GemGenève puts independent fine-jewellery designers in the frame

Now in its second year, the GemGenève jewellery fair – a rich cornucopia of gem specialists, antique dealers and contemporary designers – opens in Geneva this weekend. Once again, its ‘Vivarium’ showcase of independent fine jewellery designers has caught our eye. Its curator, the author and historian Vivienne Becker, is unrivalled when it comes to unearthing new and rare fine-jewellery design talent from across the globe. Her take on contemporary design founded on meticulous techniques is as distinct as it gets. We highlight some of the designers she is spotlighting this week:

Nicholas Lieou, Right, Tentacle cuff

(Image credit: TBC)

Nicholas Lieou: Since graduating from the Royal College of Art in 2008, Lieou has served his time in some of the world’s leading and independent high-jewellery design studios. Before joining Tiffany & Co as a design director in 2015, Lieou did stints with Lara Bohinc, Shaun Leane and Louis Vuitton. He launched his eponymous line, Mr Lieou, last year, just in time for the emerging renaissance in baroque jewellery designs for men. Expect seriously technical designs disguised as bewitching flora and fauna motifs rooted in Lieou’s signature rich, Rococo style. Right, Tentacle cuff

Nadia Morgenthaler, Left, ring in natural pearls, diamond and platinum

(Image credit: TBC)

Nadia Morgenthaler: Fine jewellery aficionados will, at first glance, recognise that Morgenthaler trained in Geneva. The city has been home to some of the most exceptional decorative arts craftsmen in the world for centuries, and designers like Morgenthaler pay proud homage, submitting academic designs of a level few can produce. The jeweller spent 25 years in these workshops before launching her eponymous brand, where ’every detail is totally, seamlessly integrated into the design, structure or silhouette’. Morgenthaler’s jewellery draws on, among other things, the luxurious urban architecture of the Belle Epoque. Hence, her designs conjure up the fantastic notion of interior design perfectly proportioned for the body. Left, ring in natural pearls, diamond and platinum

Alexandra Jefford, Right, Lunchbox Blue ring in carved onyx, 18-ct gold and a natural blue Ceylon sapphire

(Image credit: TBC)

Alexandra Jefford: Fresh from exhibiting at Wallpaper Handmade 2019 in Milan, where she created ‘The Ties that Bind’ installation with Smythson, Jefford’s jewels, with their particular fine-art style, will be a top draw. Citing American 1950s abstract expressionist painters as a strong influence, Jefford’s tendency towards clean, sculptural forms attests to an almost architectural approach. Balanced with the London studio-based jeweller’s trademark delicate, precious details, her development as a designer in precious metals is as intriguing as the singular results. Right, Lunchbox Blue ring in carved onyx, 18-ct gold and a natural blue Ceylon sapphire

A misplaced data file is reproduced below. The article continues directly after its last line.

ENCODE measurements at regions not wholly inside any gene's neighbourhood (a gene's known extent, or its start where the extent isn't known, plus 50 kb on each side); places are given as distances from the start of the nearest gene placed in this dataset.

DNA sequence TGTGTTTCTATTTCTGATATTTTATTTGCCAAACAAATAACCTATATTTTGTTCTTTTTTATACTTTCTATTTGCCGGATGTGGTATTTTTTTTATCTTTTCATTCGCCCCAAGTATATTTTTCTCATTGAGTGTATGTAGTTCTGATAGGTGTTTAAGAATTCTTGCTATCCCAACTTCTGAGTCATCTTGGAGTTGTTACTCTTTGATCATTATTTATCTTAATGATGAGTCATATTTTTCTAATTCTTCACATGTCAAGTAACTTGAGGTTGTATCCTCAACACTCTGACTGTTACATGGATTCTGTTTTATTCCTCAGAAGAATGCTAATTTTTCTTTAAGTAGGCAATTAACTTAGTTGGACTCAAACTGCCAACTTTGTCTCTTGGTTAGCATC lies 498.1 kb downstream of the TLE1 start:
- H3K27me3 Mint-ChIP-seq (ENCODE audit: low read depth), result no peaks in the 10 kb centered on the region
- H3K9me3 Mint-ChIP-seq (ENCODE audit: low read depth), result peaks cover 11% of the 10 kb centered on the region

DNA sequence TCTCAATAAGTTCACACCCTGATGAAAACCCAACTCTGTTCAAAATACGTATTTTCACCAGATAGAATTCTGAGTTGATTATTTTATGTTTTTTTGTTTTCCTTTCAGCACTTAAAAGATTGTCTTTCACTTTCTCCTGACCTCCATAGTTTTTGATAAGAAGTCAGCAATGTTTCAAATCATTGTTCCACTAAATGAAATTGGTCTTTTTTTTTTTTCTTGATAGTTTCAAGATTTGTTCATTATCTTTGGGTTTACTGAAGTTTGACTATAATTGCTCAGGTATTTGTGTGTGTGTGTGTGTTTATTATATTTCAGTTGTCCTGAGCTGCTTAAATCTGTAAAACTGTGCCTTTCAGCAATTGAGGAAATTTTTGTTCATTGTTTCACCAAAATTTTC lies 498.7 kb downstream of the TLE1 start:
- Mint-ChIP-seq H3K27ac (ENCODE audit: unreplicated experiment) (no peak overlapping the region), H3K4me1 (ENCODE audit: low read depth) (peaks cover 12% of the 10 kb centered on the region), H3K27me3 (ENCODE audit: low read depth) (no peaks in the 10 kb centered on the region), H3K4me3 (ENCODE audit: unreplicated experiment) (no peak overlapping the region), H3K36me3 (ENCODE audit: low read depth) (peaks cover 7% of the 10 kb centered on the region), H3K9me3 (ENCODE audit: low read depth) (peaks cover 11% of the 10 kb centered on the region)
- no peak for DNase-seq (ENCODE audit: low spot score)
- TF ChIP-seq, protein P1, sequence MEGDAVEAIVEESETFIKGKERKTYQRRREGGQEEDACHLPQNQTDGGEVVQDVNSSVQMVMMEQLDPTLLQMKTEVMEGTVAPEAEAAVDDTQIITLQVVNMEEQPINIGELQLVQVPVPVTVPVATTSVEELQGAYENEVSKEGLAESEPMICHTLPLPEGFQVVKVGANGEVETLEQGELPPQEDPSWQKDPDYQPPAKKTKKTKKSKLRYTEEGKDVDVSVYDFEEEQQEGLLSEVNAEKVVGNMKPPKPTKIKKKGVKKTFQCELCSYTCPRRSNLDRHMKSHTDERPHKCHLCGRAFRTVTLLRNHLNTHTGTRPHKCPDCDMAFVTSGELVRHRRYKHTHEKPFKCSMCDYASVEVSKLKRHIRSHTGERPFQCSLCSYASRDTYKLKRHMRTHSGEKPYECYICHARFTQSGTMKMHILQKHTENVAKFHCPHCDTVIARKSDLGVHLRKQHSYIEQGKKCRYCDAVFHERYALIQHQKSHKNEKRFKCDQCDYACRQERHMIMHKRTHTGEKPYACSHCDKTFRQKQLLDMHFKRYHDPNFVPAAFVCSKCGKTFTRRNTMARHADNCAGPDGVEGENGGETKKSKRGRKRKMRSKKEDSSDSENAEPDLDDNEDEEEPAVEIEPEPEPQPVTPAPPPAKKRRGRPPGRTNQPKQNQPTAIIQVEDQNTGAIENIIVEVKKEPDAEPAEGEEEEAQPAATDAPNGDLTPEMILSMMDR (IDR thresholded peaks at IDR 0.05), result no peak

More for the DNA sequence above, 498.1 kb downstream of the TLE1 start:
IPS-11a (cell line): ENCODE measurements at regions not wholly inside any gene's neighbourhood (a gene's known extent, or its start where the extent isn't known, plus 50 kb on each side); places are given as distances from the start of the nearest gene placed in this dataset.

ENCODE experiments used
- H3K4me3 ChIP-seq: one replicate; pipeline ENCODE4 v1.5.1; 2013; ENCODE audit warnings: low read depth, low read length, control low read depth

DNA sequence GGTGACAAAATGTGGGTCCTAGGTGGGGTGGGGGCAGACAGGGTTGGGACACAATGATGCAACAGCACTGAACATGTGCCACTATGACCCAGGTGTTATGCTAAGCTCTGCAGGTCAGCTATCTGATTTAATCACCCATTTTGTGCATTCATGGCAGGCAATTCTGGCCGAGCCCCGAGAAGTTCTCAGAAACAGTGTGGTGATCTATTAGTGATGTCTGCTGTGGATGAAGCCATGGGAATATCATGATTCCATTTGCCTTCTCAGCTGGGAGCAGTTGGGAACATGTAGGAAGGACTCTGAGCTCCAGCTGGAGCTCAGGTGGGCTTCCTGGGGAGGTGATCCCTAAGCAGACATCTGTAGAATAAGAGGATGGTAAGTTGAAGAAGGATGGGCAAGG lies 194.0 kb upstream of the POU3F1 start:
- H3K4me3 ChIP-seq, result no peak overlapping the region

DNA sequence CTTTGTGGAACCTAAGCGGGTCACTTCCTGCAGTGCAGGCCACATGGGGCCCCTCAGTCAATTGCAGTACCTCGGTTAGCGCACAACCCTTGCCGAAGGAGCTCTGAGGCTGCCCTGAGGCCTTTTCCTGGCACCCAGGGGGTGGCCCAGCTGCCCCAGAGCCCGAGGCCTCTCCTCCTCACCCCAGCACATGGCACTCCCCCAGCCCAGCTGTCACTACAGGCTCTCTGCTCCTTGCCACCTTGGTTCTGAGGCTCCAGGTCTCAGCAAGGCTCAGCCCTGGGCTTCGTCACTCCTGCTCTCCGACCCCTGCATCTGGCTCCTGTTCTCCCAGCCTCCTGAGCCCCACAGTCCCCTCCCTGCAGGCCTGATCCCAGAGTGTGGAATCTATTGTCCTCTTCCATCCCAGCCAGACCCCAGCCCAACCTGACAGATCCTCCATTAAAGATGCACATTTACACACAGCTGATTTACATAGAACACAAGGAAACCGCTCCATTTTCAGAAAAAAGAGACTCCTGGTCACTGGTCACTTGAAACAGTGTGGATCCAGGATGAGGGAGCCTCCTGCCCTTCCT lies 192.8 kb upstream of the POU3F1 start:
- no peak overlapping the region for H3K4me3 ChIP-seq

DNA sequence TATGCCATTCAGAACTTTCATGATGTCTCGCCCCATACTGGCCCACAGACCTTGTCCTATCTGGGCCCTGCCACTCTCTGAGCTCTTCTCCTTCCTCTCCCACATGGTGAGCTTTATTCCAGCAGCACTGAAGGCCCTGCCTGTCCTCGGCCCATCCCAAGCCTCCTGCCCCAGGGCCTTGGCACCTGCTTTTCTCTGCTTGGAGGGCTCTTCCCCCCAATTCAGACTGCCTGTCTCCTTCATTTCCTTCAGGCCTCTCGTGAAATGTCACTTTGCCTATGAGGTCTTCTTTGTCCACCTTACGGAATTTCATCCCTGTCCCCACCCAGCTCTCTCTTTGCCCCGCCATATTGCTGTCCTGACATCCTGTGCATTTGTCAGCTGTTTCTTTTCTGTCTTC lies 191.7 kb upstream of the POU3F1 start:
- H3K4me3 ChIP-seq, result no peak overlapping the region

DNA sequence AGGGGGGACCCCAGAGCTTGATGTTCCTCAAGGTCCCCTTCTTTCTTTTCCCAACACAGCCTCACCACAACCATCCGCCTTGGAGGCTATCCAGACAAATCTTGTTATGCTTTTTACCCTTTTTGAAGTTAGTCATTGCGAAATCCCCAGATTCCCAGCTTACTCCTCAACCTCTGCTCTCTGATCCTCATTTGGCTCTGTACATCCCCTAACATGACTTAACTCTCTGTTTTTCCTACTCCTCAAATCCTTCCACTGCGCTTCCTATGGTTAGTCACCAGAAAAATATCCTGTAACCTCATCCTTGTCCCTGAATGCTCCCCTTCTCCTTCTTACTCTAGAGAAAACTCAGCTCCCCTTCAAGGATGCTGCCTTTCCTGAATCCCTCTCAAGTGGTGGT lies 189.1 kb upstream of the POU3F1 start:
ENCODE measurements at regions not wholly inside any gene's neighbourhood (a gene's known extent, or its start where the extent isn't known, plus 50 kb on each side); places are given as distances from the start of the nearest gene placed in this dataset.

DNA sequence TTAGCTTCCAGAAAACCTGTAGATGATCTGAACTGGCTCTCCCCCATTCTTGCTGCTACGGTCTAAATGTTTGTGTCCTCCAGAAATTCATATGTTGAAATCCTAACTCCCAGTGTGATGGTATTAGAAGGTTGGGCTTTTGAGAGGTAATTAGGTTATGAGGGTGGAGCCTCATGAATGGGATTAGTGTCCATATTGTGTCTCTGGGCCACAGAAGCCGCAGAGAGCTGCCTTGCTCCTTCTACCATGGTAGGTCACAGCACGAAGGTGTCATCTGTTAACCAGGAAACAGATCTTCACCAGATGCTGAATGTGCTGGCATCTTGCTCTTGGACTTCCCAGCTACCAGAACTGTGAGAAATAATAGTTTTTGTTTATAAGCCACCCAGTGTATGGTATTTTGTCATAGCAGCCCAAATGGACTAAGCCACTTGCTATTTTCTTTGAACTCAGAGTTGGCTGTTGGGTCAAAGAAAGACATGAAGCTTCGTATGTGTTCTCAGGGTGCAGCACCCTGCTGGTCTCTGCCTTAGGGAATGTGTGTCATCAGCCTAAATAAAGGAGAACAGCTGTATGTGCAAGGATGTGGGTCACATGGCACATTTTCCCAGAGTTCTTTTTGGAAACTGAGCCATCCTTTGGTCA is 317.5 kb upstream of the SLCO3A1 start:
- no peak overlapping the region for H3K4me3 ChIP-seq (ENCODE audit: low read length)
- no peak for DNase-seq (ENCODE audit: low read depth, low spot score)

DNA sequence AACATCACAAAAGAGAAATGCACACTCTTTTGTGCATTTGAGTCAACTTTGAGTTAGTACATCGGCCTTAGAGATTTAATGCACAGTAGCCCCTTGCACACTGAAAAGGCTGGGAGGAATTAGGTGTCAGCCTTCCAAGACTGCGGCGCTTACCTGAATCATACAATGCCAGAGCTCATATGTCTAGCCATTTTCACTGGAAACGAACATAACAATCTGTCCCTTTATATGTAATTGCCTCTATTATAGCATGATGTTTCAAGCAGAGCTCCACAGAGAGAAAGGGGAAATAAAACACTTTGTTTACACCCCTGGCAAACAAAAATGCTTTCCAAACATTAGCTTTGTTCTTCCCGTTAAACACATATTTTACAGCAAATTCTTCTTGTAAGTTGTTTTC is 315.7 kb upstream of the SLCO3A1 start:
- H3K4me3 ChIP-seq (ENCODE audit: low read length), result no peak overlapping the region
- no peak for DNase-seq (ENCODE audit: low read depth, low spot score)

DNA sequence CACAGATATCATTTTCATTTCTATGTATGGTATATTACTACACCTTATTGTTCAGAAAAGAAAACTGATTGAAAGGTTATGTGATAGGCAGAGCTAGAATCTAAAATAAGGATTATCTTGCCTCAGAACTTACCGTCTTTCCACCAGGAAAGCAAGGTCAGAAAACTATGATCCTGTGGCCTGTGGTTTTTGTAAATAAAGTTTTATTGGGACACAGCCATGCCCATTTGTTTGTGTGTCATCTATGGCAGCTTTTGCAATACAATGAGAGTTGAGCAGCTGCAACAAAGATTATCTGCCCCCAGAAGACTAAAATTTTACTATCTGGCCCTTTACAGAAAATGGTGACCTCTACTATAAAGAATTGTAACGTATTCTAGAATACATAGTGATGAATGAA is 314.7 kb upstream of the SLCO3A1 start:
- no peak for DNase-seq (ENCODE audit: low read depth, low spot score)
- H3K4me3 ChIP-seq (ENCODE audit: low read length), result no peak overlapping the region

Cora Sheibani, Left, Butterfly earrings with tourmaline, garnets and Cat’s Eye Chrysoberyl

(Image credit: TBC)

Cora Sheibani: Another Wallpaper Handmade collaborator makes Vivienne Becker’s list this year. It was for our 2015 Milan show that Sheibani collaborated with famed Edinburgh silversmith Hamilton & Inches to create a sizeable interiors piece – a table jewel of linked ‘cloud’ bowls. The Swiss jewellery designer continues to work gold and precious stones into whimsical symbols sharpened by her handsome wit. Because Sheibani is driven by the notion of how her jewellery is received as well as perceived, they are a joy to look at as well as to wear. Left, Butterfly earrings with tourmaline, garnets and Cat’s Eye Chrysoberyl

Caragh McKay has been a contributing editor at Wallpaper* since 2014. She was previously watches & jewellery director and is currently our resident lifestyle & shopping editor. Caragh has produced exhibitions and created and edited titles for publishers including the Daily Telegraph. She regularly chairs talks for luxury houses, Van Cleef & Arpels and Cartier among them. Caragh’s current remit is cross-cultural and her recent stories include the curious tale of how Muhammad Ali met his poetic match in Robert Burns and how a Martin Scorsese film revived a forgotten Osage art.